In the early morning hours of New Year’s Day 2009, responding to reports of fighting on the BART in Oakland, officers arrived on the scene and detained a group of young men. One of the officers, Johannes Mehserle, pinned a young man to the ground, face-down. The young man, Oscar Grant III, may or may not have resisted the arrest–that much remains contested. Whatever the case may have been, Officer Mehserle stood, reached for his weapon, and shot Grant point-blank in the back.
Mehserle was arrested and charged with murder for the crime, but eventually found guilty of involuntary manslaughter. The officer claimed he had meant to tase Grant, that Grant had resisted arrest, that it had been a mistake. Following the decision, peaceful protests were organized and held across San Francisco and well beyond. Supporters of justice for Grant spread the word online; on Twitter and on Facebook, individuals from around the world organized to express discontent at the decision and push for harsh sentencing for Mehserle. There were also small riots, with 78 people arrested.
Today, Mehserle was sentenced: two years in prison, minus time served. Less than Michael Vick served for organizing dog fights. Less than Plaxico Burress will likely serve for shooting himself. And far, far less than Mumia Abu-Jamal has served for the crime of killing a white police officer.
I wasn’t there on that fateful day, so I can only speculate on what really went down. It’s possible that Johannes Mehserle made a terrible mistake. It’s possible that he abused his power as a police officer. It’s also possible that he knew exactly what he was doing. Whatever the scenario, he took a young life for no good reason at all, depriving a young girl of her father, a mother of her son, and countless individuals of a friend.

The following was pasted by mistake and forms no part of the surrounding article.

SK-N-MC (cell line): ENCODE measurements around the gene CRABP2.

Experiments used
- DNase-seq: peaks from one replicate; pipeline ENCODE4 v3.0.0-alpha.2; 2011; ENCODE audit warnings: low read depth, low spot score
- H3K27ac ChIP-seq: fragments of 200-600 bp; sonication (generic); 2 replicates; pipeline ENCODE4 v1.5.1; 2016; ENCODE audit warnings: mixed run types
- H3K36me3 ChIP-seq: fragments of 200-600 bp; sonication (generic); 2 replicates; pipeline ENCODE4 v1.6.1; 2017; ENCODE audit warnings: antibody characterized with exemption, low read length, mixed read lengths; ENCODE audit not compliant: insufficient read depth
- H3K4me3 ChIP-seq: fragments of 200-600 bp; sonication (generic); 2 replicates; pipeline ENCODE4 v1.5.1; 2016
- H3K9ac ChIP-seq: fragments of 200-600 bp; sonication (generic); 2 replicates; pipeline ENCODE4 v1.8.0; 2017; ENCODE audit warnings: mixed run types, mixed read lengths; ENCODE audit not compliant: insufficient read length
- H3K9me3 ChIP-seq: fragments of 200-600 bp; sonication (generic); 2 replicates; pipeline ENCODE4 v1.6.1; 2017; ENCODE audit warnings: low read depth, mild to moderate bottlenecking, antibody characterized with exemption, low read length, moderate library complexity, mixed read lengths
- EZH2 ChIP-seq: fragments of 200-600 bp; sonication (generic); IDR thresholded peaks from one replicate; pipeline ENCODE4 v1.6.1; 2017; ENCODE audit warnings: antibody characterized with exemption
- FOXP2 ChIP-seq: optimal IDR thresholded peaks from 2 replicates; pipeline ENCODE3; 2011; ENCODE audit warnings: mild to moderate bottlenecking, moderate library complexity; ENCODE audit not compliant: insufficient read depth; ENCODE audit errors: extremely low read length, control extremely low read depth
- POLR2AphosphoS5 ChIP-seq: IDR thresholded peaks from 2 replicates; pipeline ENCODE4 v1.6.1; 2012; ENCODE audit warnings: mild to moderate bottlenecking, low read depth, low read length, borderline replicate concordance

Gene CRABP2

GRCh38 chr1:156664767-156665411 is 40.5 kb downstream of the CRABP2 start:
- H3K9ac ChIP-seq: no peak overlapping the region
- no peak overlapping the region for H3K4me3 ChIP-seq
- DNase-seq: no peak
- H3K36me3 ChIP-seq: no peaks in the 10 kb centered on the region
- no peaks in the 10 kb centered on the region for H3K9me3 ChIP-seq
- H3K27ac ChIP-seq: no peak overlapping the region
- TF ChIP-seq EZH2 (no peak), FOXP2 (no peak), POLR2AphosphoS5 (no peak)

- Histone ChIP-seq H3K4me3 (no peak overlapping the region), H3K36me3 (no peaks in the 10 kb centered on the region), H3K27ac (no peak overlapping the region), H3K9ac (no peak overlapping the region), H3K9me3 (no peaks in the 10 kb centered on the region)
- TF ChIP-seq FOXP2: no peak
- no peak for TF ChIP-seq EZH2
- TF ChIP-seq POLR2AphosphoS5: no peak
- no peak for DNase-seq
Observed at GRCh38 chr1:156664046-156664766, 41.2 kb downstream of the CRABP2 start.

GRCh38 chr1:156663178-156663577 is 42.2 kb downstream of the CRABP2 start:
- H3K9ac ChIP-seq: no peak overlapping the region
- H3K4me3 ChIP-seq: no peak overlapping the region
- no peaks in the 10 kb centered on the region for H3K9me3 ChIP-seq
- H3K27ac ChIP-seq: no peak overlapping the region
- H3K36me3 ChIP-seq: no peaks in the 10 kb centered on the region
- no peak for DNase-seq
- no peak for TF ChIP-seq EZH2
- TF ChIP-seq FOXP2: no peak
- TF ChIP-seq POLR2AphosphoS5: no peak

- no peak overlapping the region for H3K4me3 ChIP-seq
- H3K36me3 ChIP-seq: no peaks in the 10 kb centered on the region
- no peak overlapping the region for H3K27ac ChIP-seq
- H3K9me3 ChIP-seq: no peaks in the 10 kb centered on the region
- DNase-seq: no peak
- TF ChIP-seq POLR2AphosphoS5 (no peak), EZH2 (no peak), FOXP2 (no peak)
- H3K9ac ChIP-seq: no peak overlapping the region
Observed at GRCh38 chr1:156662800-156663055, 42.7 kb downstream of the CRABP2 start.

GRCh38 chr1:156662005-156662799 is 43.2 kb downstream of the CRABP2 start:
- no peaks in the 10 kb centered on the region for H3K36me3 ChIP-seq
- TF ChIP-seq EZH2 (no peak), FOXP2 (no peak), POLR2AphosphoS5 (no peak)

Two years in prison is not justice
John Burris, the attorney for the Grant family, said that he viewed the two-year term as confirmation of a racially unfair justice system. It is indeed illogical to view this as an isolated incident, outside of the greater framework of systemic racism that exists in this country. The system is rarely fair when it comes to dealing with police brutality toward people of color, and despite plenty of widely-publicized examples–Amadou Diallo, Rodney King, even Henry Louis Gates–we keep making the same mistakes,
again and again, ignoring the patterns. Between the nation’s desperate, blind push toward a “post-racial” society and the media’s yearning for “objectivity”, these incidents are viewed in isolation, which makes it all too easy to see each subsequent event as accident.
Just as justice was denied in July when Mehserle evaded a murder charge, so was it today with Mehserle’s sentencing. Tonight, on the streets of Oakland and San Francisco, the protests will undoubtedly continue as people react to the meager sentence handed down to Mehserle. And rightfully so: for months, activists have fought, often within a broken system, for justice for Oscar Grant and his family.
But as Jessie at Racism Review reminds us:
The call for a harsher sentence in the particular case of Mehserle, and the grave injustice to Oscar Grant and his family, should not distract us from addressing the larger issue of the systemic racism which perpetuates this injustice on a grand scale.
Photos of protesters by Thomas Hawk available by Creative Commons 2.0 Attribution-NonCommercial Generic license.
4 replies on “No Justice for Oscar Grant”
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This sentence was way too lenient given the circumstances and evidence. I work in criminal defense and time and time again I see clients who clearly made a mistake and the DA and judge just throws the book at them. This story was just so tragic. I still feel there was no justice for the victim.
There is a real good video on youtube adressing these issues. Youtube search Unity-Let’s Ride.